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China Provinces Set Lower Growth Goals for 2014

Some Chinese provinces are planning to lower growth targets in 2014 than the previous year.  This is significant because its shows that the Chinese government is changing its focus from expansionary economic policies to policies that will sustain the economy in the long term.Hebei, which borders Beijing to the north, just set a goal for 8 percent growth, which is less than last year’s goal of 9 percent.  Similarly, Fujian, in the southeast, and Gansu and Ningxia, in the northwest, are also targeting slower expansionary goals.  Specifically, Fujian is targeting a 2014 growth goal of 10.5 percent compared to 11 percent in 2013.  Gansu set a 2014 growth goal of 11 percent compared to 12 percent in 2013.  Ningxia expects that this year’s growth will be about 10 percent compared to the 2013 goal of 12 percent.  The city of Beijing will set a 7.5 percent growth goal for 2014, which 0.5 percent less than the target in 2013.

What is the significance of this?  This significance of these provinces lower their growth rates is that it shows that China will be moving away from investment and trade to more inclusive growth.  Also, China is now also focusing on the consequences of an investment-based growth.  The problems with investment-generated improvements to productivity and technology occur when there is overinvestment, investing more into an asset than its worth, or malinvestment, investing in wrong lines of production that leads to capital losses.  Through these two types of investment China increases its GDP inefficiently.  Since these types of investment create inefficiencies in the market, China is dealing with a major pollution issue.  Another issue is China sets artificial low interest rates, which incentivizes investment.  The problem is that the incentive to borrow from banks could lead to a debt bubble, which could lead to a potential financial crisis.  By lowering its yearly growth rates, which most of it is due to investment, China is focusing on fixing its pollution issue and on reducing the chance of a financial crisis.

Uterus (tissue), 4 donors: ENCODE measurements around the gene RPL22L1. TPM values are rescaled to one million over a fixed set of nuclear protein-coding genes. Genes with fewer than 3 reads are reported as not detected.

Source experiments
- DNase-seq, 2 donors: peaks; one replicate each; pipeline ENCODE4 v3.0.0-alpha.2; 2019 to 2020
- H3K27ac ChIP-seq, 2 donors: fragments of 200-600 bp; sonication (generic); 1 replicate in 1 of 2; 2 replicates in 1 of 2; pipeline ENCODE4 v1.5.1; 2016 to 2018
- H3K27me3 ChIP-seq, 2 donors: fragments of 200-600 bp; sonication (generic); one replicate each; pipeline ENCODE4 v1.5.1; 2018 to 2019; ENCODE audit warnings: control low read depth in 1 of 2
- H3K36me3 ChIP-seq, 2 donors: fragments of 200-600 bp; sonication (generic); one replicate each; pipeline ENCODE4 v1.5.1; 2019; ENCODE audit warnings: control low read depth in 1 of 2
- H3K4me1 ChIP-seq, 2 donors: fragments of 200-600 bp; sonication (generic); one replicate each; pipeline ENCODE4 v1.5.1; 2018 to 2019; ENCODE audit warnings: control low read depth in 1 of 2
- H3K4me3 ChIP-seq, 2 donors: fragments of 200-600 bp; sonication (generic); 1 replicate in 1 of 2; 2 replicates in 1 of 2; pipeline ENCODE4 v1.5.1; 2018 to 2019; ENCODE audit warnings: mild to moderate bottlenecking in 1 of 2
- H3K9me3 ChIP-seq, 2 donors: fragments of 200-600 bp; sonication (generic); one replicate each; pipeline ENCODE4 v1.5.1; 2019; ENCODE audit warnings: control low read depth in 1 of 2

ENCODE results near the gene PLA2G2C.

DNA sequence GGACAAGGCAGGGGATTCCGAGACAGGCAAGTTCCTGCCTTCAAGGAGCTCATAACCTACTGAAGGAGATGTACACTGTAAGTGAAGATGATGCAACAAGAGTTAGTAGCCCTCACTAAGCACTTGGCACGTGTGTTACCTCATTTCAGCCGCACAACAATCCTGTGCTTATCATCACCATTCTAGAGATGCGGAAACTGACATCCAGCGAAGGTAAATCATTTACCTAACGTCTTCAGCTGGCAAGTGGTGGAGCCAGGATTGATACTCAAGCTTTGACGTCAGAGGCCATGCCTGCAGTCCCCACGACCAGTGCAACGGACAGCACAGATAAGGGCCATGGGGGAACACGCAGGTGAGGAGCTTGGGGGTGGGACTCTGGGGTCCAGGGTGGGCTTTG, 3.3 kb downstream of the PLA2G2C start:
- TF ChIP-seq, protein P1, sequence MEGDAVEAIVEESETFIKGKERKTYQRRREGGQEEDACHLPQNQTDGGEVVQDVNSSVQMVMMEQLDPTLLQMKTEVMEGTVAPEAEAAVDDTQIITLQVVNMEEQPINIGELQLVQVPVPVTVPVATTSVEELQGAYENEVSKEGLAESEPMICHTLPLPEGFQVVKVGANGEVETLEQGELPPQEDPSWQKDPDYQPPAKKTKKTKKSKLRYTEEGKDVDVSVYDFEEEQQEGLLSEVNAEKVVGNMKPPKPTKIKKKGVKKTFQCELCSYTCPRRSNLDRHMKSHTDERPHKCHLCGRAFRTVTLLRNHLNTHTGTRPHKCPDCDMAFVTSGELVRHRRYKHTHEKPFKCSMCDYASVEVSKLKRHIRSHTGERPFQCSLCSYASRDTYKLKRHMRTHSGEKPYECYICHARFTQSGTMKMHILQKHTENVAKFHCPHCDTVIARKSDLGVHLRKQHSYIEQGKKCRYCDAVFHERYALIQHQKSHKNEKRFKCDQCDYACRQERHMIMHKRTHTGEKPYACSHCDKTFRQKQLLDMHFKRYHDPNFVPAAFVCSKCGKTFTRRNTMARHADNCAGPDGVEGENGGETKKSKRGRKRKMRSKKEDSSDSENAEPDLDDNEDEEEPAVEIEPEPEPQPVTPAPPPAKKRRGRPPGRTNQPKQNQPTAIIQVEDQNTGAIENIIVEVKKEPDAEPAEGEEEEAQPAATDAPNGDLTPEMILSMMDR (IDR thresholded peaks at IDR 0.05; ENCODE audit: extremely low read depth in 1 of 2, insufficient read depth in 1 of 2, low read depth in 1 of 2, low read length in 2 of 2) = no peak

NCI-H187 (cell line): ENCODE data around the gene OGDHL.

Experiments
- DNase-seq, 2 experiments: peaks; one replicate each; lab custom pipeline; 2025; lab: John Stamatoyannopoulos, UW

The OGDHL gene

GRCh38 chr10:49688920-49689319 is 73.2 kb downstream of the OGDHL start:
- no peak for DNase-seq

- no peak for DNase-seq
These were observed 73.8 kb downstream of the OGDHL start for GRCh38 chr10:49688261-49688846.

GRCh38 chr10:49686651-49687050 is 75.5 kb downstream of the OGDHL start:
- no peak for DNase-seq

However, even though some of the provinces are lowering its growth rates, not of all them are.  Also, the regional targets suggest that the national level of growth will be 7 percent, which is 0.5 less than 2013.  Is China doing enough to fix these issues?


  1. “Rebalancing” away from an (undue? = analytic basis for judgment?) reliance on investment may not be so easy. Remember that investment has to be matched by saving (using appropriate macro definitions) and a decree that growth will be lower may not affect saving, in which case consumption won’t rise.

  2. gjeong gjeong

    There might other factors that might have discouraged provinces to lower their expected growth rates. However, as this post points out, if the way of growing the economy is not efficient, then there has to be a problem at the end.
    However, I am not really sure how this problem is connected to the pollution problem.
    Pollution has been a serious problem for a long time in China. I still can remember before the 2008 Beijing Olympics, the Chinese government set up a rule that did not allow people to ride/use on cars on certain days. How is over-investment related to pollution?

  3. One other point: in the past provincial officials were evaluated on the basis of the growth their province delivered. So here Savas reports on a very substantive change if in fact provincial officials no longer believe that their promotion relies on a “bigger is better” criterion. It’s easy for Beijing to state they want to rebalance, but if they don’t change the incentives officials face then, well, who cares (or more pointedly, which official cares)?

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